The Scripture says that we are “fearfully and wonderfully made.” The psalmist uses the phrase to talk about our origins, how we were “skillfully” formed by God. I think we can view the sentiment as more than that, however. I think we can take it as an invitation to view all of a person’s life as fearful and wonderful.
“Marvelous are Your works,” says the psalmist, and that includes us, not only our conception but our whole lives. God not only makes us but also sustains us. Our development doesn’t stop just because we’re born. Our ongoing creation is full of wonder, grace, and things of fascination.
You know how it is. You’ve been friends with someone for a while. Suddenly you discover that he can play the guitar or mandolin — and surprisingly well to boot. You find out that a colleague once had a radically different career than the one you now share — he, say, ran a restaurant, or maybe she worked as a park ranger. I was delighted to discover the other day that a colleague was once a ballet dancer! I had no idea.
Spending time with someone reveals wild and amazing things about them: a hidden talent, a certain capacity or skill, a curious streak or fancy. Did you know that Susan can turn her hand to grafting walnut trees, and Mark has an original LP collection that fills one wall of his garage?
We are all unknown countries, each with surprising topography, much of it unexplored even by ourselves. Exploring the ravines of personality and past experience, each bend and twist carved by the loving providence of God, is one of friendship’s singular joys. And isn’t this one of the distinct pleasures of children, that they surprise you at every turn, that every day is a discovery, a revelation?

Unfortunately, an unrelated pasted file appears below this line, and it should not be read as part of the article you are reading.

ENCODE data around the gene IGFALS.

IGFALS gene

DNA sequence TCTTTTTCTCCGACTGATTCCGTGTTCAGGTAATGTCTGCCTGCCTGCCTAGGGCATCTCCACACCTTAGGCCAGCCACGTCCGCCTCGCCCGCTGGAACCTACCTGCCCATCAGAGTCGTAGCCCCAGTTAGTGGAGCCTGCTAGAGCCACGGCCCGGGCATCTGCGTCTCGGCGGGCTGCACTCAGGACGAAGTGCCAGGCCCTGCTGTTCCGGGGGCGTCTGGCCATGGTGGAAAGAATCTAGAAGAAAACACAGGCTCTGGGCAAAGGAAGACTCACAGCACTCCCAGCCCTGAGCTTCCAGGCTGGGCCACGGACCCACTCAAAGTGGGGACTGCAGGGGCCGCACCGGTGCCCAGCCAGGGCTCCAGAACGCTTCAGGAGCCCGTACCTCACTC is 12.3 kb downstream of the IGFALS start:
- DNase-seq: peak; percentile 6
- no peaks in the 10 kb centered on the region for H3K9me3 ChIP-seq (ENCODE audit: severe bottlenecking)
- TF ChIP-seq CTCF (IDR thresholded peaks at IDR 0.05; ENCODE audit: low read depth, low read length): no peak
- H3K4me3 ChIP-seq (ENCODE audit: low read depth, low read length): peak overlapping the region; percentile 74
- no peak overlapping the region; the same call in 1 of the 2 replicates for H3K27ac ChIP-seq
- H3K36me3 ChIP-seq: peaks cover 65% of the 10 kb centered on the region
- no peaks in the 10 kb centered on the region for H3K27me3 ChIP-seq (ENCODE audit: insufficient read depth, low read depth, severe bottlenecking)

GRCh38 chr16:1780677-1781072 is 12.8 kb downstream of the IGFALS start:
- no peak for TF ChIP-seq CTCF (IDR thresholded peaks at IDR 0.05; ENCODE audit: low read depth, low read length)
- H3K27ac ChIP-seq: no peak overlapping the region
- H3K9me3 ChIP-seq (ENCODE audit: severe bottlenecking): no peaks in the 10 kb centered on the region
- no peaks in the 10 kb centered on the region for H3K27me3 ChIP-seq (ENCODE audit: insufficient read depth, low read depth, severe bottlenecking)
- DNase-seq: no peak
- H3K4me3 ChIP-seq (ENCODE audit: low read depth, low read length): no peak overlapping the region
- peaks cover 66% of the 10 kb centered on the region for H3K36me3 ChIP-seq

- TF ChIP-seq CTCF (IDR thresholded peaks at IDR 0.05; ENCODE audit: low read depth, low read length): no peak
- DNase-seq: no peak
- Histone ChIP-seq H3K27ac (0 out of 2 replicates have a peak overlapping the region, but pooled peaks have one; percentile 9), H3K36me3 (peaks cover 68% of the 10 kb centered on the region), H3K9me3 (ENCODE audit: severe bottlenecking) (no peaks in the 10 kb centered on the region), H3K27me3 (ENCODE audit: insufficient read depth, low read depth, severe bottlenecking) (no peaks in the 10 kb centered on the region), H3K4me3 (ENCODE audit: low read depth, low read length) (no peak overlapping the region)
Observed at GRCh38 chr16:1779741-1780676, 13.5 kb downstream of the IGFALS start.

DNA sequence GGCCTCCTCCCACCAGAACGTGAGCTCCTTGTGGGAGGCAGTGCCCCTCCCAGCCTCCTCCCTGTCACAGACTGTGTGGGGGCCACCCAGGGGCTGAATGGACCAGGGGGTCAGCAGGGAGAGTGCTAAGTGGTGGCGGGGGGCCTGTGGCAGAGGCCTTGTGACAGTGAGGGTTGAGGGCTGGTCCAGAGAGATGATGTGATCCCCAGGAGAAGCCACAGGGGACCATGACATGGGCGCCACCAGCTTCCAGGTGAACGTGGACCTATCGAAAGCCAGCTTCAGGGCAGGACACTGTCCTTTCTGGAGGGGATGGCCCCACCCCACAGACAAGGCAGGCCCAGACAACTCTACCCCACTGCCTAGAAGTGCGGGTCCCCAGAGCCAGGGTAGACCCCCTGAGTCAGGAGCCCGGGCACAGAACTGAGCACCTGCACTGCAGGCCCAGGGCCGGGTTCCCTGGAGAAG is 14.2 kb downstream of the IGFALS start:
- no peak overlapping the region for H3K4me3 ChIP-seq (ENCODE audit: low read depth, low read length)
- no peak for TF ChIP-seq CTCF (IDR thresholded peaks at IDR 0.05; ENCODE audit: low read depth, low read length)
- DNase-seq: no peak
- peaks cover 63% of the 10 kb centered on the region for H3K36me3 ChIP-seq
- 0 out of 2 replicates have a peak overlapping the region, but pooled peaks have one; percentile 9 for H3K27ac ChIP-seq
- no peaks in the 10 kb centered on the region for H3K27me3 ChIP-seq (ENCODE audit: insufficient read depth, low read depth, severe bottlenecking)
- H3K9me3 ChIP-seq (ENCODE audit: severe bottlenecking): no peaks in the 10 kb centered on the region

Marriage makes this adventure of discovery uniquely possible. The chance to spend years, a lifetime, in the nooks and crannies of another is something wholly unto itself. And there’s a rare reciprocity possible here as well. We all want to be discovered and fully appreciated by another; no one has opportunity or privilege to explore so deeply and thoroughly as our spouse. Knowing and being known is the rare promise of being married.
All this refers us back to our creator and sustainer. God inscribes these mysterious passages in our lives. Some are beautiful and arresting, straight from his pen. Others require his careful editing, the process by which he works all for our good. And like the psalmist, we praise him for what he’s done in our lives and the lives of those we love.
Question: What wonderful things hide beneath the surface of those you love?